Historical societies offer seasonal exhibits
The museum complex of the Waldoborough Historical Society will open for the 2013 season on Waldoboro Day, Saturday, June 15, from 11 a.m. to 3 p.m. On Tuesday night, June 18, the Thomaston Historical Society invites the public to celebrate the opening of its Civil War Trail exhibit at the town's library.
Waldoborough Historical Society
Trustee Jan Cellana will serve as Waldoboro Day hostess. Trustee Jim Derby will offer an outdoor mini barn-raising experience, while trustee Pat Kristiansen will demonstrate needlework in the barn. Authors Mark Biscoe and Captain Ray Perkins will sign their books and discuss their writing at 11 a.m. and 1 p.m., respectively, while trustee Elizabeth Sproul will present “Schoolhouse Memories” in the Boggs School house at 2 p.m.
Ongoing in the Hauck Building will be a used book sale of genealogy and history books overseen by Martha Brown; and genealogy information will be provided by members of the Old Broad Bay Family History Association. New exhibits on archeology, rug braiding and Conrad Heyer, Waldoboro’s first child born of German parents, have been added in the barn; class photos, diplomas and trophies from Waldoboro High School may be found in the Schoolhouse.
Admission is free, and the public is welcome. The museum, 1164 Main St./Route 220, will be open Wednesdays through Mondays from noon to 3 p.m. through Labor Day.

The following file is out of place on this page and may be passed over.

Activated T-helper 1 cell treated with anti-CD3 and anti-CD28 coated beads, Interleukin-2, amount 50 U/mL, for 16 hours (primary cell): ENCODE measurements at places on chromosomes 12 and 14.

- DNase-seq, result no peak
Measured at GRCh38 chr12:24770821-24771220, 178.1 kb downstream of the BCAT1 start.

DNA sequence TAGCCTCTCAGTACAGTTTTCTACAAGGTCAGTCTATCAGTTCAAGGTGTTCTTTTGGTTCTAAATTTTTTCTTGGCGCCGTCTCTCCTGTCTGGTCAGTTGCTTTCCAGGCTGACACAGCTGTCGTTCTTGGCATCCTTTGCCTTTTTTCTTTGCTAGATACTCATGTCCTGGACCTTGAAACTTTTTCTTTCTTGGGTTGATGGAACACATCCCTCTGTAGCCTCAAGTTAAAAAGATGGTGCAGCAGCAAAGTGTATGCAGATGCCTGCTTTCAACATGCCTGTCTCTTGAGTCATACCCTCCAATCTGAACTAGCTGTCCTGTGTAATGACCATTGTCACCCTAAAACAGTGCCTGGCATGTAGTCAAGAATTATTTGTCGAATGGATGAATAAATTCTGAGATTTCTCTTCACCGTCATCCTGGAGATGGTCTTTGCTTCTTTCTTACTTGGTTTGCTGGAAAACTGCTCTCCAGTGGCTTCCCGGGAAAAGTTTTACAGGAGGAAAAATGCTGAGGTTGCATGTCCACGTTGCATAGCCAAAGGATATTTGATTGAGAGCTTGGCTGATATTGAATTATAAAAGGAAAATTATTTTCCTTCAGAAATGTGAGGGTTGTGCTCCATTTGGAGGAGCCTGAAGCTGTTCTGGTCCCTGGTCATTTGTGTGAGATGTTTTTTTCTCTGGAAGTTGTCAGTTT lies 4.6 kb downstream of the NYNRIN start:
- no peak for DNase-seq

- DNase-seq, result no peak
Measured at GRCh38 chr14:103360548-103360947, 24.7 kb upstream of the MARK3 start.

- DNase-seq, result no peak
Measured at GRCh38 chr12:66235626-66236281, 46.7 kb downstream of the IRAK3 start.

Thomaston and the Civil War Trail
As part of the national observance of the 150th anniversary of America’s Civil War, Thomaston Historical Society has joined 22 other societies, museums and libraries throughout the State of Maine by creating a special display as one stop on the Civil War Trail. The opening reception Tuesday, June 18, at 7 p.m. will be at the Thomaston Public Library in the Thomaston Academy building, 60 Main St./Route 1.
The Civil War’s impact on the maritime town of Thomaston was great. One focus of the display is on the ideological split between wealthy shipbuilder/owners and sea captains of Thomaston, who depended on free trade and had personal relationships with southern plantation owners and the strong nationalism and anti-slavery fervor of many in outlying areas. The severe financial hardship of the war on this maritime community is told through stories of confiscated or burned ships and a decline in shipbuilding.
The second major part of this exhibit follows the personal impact on a few Thomaston soldiers and their families, drawing from personal journals and the Memory Volume of the P. Henry Tillson Post of the GAR.
People who might be related to Civil War soldiers and sailors will be THS’ special guests at the reception. Encouraged to attend are those whose families are connected to Luman Butler, Nehemiah Boynton Catland, Perez Henry Tilson, the Fales Brothers (John, Sylvester and Fenelon), Martin Carr, Greenleaf and Jonathan Prince Cilley, Henry Knox Thatcher and James Henry Hobbs Hewett, all of whom are featured in the display with photographs and/or quotes from their personal letters, journals and military records.
In cooperation with the library this exhibit, will remain on display into September. THS thanks the library for allowing it to use the library space for the display, as the library’s extended hours will allow many more visitors to see the exhibit.
Courier Publications’ A&E Editor Dagney C. Ernest can be reached at (207) 594-4401, ext. 115 or firstname.lastname@example.org.